One Small Step for R&D Spending

Corporate America, led by Microsoft, still dominates. But with Europe and Asia boosting their budgets, is the U.S. putting in enough dollars?

By Steve Rosenbush

Despite an iffy economy, multinational corporations slightly increased their spending on research and development last year -- a crucial growth factor for the global economy. A new survey by IEEE Spectrum magazine shows that R&D outlays at the 100 top companies rose 2.2%, to $236 billion, in 2003, the latest year for which data are available, BusinessWeek Online has learned. The IEEE Spectrum report will be released Nov. 1.

Microsoft (MSFT ) emerged as the global leader in R&D spending, according to IEEE Spectrum, which is published by the trade group Institute of Electrical & Electronics Engineers. The software giant spent an unprecedented $7.79 billion, a 17% increase over 2002.


  However, much of the gain reflects a change in accounting rules. Anticipating a new regulation that will require U.S.-listed companies to include stock options and stock grants in their R&D budgets, Microsoft adopted the new policy ahead of schedule. Most companies are waiting to implement the new rules when they go into effect in June, 2005. Meanwhile, Microsoft's early adherence to the policy will exaggerate its spending on software R&D, which still is huge by any measure.

The top 10 R&D spenders include four auto companies -- No. 2, Ford (F ); No. 4, DaimlerChrysler (DCX ); No. 5, Toyota (TM ); and No. 7, General Motors (GM ). Also in the top 10 are a couple of drug companies -- No. 3, Pfizer (PFE ) and No. 10, GlaxoSmithKline (GSK ). Three of the top 10 are focused in industry and technology -- No. 6, Siemens (SI ); No. 8, Matsushita Electric Industrial (MC ); and No. 9, IBM (IBM ).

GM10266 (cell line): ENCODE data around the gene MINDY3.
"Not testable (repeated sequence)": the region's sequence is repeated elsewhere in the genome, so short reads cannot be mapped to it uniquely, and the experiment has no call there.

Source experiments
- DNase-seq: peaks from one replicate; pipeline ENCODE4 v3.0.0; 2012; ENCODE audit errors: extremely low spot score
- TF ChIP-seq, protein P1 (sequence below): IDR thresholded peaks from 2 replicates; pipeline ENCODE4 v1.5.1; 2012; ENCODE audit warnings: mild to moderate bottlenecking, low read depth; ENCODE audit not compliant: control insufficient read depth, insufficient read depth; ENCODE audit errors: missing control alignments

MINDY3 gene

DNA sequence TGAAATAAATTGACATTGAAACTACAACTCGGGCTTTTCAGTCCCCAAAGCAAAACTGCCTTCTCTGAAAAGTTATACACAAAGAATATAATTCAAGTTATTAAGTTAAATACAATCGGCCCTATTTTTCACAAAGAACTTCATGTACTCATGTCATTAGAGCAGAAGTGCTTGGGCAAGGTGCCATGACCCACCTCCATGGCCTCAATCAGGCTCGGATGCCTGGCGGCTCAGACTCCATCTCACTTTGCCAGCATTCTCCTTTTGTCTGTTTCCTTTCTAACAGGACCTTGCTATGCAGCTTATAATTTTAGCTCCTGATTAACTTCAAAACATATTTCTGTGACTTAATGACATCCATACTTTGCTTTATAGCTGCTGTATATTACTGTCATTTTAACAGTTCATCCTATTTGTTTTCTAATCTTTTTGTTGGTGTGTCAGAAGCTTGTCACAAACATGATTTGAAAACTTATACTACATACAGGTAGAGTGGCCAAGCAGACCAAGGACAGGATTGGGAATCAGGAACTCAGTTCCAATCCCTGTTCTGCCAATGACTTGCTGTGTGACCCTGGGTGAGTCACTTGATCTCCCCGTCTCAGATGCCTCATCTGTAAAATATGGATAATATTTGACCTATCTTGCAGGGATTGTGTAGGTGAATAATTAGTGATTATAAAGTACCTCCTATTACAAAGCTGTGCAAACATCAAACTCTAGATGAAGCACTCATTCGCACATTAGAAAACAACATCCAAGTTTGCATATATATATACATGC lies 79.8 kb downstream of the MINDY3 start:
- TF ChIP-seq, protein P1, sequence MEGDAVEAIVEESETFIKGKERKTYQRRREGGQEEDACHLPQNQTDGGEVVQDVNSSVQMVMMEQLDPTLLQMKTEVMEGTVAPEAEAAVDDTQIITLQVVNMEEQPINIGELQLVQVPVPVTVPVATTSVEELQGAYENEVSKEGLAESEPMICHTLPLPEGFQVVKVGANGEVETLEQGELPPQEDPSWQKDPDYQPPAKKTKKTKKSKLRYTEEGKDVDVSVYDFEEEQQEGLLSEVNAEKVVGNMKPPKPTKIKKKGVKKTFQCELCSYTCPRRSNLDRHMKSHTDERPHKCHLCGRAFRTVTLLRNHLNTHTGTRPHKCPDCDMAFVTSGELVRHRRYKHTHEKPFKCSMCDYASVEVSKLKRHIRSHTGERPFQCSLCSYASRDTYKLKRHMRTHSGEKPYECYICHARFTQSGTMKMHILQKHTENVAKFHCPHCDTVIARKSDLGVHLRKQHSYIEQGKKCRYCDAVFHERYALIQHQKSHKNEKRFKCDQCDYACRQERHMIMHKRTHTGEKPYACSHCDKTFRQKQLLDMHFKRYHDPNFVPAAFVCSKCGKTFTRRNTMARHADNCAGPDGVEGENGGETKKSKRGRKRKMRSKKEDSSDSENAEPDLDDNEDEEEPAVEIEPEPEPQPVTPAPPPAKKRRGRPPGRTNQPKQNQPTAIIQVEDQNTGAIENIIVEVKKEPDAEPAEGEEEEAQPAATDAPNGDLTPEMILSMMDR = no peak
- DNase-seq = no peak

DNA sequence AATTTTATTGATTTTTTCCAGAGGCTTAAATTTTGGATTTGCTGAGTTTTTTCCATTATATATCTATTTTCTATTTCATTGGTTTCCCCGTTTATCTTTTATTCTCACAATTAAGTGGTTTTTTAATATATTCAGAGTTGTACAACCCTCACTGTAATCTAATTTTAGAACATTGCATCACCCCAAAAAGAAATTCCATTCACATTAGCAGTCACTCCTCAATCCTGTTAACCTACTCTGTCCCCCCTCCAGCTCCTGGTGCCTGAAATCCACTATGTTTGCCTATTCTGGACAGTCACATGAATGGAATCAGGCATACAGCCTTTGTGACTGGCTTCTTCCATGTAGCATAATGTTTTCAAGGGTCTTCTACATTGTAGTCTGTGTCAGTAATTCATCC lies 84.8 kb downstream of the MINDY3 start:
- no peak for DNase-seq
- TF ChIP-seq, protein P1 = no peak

Some former big spenders have fallen in the rankings. Telecom-equipment giant Lucent Technologies (LU ), which operates the Bell Labs' research house, dropped to 57th place this year, down from No. 36 spot in 2002. For many years, Bell Labs was famous for its pure scientific research, some of which led to major inventions such as the transistor. These days, it has fewer research dollars to invest because of troubles in the telecom market.


  Xerox (XRX ) slipped to No. 85, from 80. Its Palo Alto Research Center conducts basic research that led to computer breakthroughs such as the mouse, Ethernet, and the graphical user interface. Even IBM, which still conducts a lot of basic research, slipped two places this year from No. 7 previously.

Some problems are also simmering just below the surface. R&D spending is rising considerably faster than company sales, which increased by a paltry 0.8%. But some of the spending increase reflects the change in Microsoft's accounting policy. And worries are deepening that an insufficient amount is being spent on basic research and pure science, which often leads to major breakthroughs that power economic growth.

"More and more money is going into applied research. Companies just can't afford to do as much basic research anymore," says co-author Harry Goldstein, a senior associate editor at the IEEE.


  Universities have picked up some of the slack. But even academia is more commercially oriented than in the past, Goldstein says, a trend that got a big boost from the 1980 Bayh-Dole Act, which allowed schools to patent and license their research.

American corporations and educational institutions still account for the vast majority of global research. But other regions, such as India, China, and the European Union, are growing in importance. And that likely means they'll become increasingly competitive in drugs, high tech, and other industries where the U.S. is currently strongest.

Yes, the research dollars are rolling along. But judging from the new IEEE study, a fair percentage of them might not be rolling into the right place.

Rosenbush is a senior writer at BusinessWeek Online

Edited by Thane Peterson

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